Howard Griffin Gallery: Bob Mazzer 'Underground' (until 13th July 2014)

The category of 'candid photography' seems to have peaked and declined, in regards to contemporary art. This is due largely to the excess of photographs we are bombarded with on a daily basis through the internet and social media websites. However, in the environment of the Howard Griffin Gallery, E1, Bob Mazzer's body of work observing the domesticity of the London Underground seems just as relevant and intriguing now as when the photographs were taken, in the 1980s. As a young viewer, it really is illuminating to see the vast differences between the tube of a mere thirty years ago and the present day. The exhibition's title suggests a visual exploration beyond the realms of London's transport system, into the unknown, perhaps implying sub-culture representation. Either way, this collection is a heartfelt one, and does not show any hints of being contrived, which is always something viewers tend to consider with photography projects like 'Underground'.

Within the exhibition, there is an immediately intimate and jovial feel to the images, when assessed both individually and holistically. It would not be difficult to imagine 'Underground' as something of an introduction to modern urban life, to outsiders. Fortunately, each photograph encompasses inclusion and acceptance of various cultures, traditions and lifestyle choices. Images such as 'Peeing and Romance', pictured below, which is fairly self-explanatory, charts the contrasts of urban life, while also somehow maintaining the charm which runs through Mazzer's photography. The sharp edge of the brick wall separating the lovers and the lone man proves a division which extends beyond the visual element of the piece, showing how obliviousness is rife in modern day life, as although our cities are more populated than ever, we still manage to be willingly unaware of the issues surrounding us and our neighbouring communities.

'Peeing and Romance' by Bob Mazzer
Image courtesy of

Reading the exhibition's press release, viewers will learn that Mazzer took these images while commuting to King's Cross in the eighties, so it should be no doubt that they are in fact spontaneous snapshots of city life. Years within and surrounding the 1980s produced many, of course socially constructed, stereotypes and trends and the photographer is not shy in putting these on display. The beautiful 'Portrait of a Girl', which sees an alternatively dressed young woman in the black and white frame of the photograph staring intensely into the lens, with a look of disdain and, most potently, the rebellion to which her look pertains. Although the theme of the exhibition gives the sensation of embracing a passing moment in time,  the word 'Portrait' suggests that Mazzer views beauty and importance in not only the hidden minutiae but in highlighting the extraordinary as well as the super-ordinary, the viewer is left with a large scope of 'reality'.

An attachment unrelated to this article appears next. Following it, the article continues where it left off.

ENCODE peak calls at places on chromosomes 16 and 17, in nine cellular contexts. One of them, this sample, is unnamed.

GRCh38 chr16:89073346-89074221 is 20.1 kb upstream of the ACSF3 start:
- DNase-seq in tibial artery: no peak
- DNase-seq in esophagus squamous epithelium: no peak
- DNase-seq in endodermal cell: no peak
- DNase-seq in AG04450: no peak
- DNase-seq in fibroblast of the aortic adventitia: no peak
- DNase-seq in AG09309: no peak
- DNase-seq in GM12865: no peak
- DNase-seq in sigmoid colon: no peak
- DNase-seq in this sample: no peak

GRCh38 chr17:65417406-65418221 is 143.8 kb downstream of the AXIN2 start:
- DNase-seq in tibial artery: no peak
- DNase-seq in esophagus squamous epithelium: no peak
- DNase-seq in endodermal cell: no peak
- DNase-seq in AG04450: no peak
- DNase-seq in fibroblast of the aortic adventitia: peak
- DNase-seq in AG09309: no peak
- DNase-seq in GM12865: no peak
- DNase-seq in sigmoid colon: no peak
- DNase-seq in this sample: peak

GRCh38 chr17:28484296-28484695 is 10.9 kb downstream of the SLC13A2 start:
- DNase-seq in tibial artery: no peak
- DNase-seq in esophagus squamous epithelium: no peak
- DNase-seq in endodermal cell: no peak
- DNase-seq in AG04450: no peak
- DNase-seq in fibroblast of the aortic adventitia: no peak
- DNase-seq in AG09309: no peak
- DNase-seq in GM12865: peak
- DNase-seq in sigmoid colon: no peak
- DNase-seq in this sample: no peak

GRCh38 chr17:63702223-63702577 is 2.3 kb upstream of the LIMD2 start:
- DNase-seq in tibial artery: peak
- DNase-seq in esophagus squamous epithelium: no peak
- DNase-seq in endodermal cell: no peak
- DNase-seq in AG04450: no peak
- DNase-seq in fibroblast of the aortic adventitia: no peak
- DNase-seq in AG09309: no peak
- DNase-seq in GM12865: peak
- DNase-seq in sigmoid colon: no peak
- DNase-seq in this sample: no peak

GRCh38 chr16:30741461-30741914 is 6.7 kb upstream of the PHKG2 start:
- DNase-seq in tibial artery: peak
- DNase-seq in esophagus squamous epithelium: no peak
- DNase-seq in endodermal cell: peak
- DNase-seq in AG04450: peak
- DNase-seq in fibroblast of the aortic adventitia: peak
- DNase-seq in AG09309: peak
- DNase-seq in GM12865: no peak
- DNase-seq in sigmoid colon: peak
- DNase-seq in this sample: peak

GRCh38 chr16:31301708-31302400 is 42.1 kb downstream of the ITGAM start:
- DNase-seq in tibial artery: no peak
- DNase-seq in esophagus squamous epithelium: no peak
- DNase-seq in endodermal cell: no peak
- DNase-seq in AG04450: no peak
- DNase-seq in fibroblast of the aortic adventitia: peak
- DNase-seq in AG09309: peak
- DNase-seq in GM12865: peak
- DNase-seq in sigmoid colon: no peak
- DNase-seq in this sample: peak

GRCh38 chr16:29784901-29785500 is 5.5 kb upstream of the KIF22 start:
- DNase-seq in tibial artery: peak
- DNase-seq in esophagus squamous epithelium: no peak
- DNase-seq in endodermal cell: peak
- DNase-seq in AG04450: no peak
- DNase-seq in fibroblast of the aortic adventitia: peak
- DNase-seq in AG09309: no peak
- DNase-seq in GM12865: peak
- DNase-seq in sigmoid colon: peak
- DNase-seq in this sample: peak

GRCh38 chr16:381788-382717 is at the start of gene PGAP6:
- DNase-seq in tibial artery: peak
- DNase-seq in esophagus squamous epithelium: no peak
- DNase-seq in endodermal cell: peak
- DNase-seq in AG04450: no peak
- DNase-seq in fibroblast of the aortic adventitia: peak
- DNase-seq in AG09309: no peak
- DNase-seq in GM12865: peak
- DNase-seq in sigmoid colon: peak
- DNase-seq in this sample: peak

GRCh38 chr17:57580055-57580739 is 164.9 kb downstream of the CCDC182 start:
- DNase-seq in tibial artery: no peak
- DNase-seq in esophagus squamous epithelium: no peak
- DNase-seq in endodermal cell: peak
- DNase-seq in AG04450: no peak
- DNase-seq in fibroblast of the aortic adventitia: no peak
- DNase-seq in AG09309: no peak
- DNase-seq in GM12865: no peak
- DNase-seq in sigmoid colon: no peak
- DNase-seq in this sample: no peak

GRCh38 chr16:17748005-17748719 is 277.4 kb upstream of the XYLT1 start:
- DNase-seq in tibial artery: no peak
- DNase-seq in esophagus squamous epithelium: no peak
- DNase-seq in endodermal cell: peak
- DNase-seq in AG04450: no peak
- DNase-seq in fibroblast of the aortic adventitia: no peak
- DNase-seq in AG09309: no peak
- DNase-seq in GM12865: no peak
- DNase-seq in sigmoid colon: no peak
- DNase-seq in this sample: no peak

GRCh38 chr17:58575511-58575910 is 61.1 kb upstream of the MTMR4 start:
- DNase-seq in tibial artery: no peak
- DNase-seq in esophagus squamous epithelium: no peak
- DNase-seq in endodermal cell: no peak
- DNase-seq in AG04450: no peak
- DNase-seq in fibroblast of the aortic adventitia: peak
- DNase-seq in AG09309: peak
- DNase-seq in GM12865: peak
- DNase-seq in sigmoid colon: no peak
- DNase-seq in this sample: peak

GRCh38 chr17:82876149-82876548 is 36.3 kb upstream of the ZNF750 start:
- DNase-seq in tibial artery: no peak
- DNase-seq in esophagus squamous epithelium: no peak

Although as a viewer I am happy to believe that the photographs are largely uncontrived, there is a strong heart in most that, in 2014, seems hard to imagine as being unstructured. 'Reading and Sleeping', for example, from 1971, seems to have a message of unity which overrides the technicalities of the photograph. The merging of various social groups is something that is largely celebrated in twenty-first century London, but in this photograph we are reminded of how certain groups have suffered isolation and marginalisation. It does appear that this photograph has been lovingly constructed, as the small physical proximity between the two figures in the image is accentuated by the space next to the young boy.

'Reading and Sleeping' by Bob Mazzer
Image courtesy of

While it cannot be argued that the vast majority of Mazzer's photographs are artistically sound, the real appeal of 'Underground' is how the viewer truly feels as if they are witnessing an almost historical document, image after image. Several provide a comic relief, such as 'Beer and Whiskey', which sees two women drinking the beverage from glass tumblers while sitting daintily on the tube. This vision of displacement is an interesting one and does seem to flow in various ways throughout the collection; regarding the exhibition through today's eyes we are reminded of the public smoking and alcohol consumption ban on public transpor. There is no doubt that the eradication of alcohol and cigarettes makes the underground considerably more civilised, however as is common with nostalgia, the viewer cannot help but notice the increased control that seems to have been placed on commuters since the photographs were taken.

Perhaps the most poignant part of the exhibition is the assessment of the human condition, which is validated by the somewhat mundane setting of the London commute. We witness romance in several naive snapshots, which is a pleasant departure from the hyper-sexualised imagery we often find in contemporary art. Beyond glimpses of everyday life, we also encounter the bizarre, such as 'Clown on New Year's Eve' and stills which leave the viewer desperate to find out where the life of the subject matter progresses. This is certainly the case with the use of the underground lift, which is featured in one image within the exhibition, allowing us to see the perturbed look on a male traveller's face as he descends, which is of course, poetically poignant.

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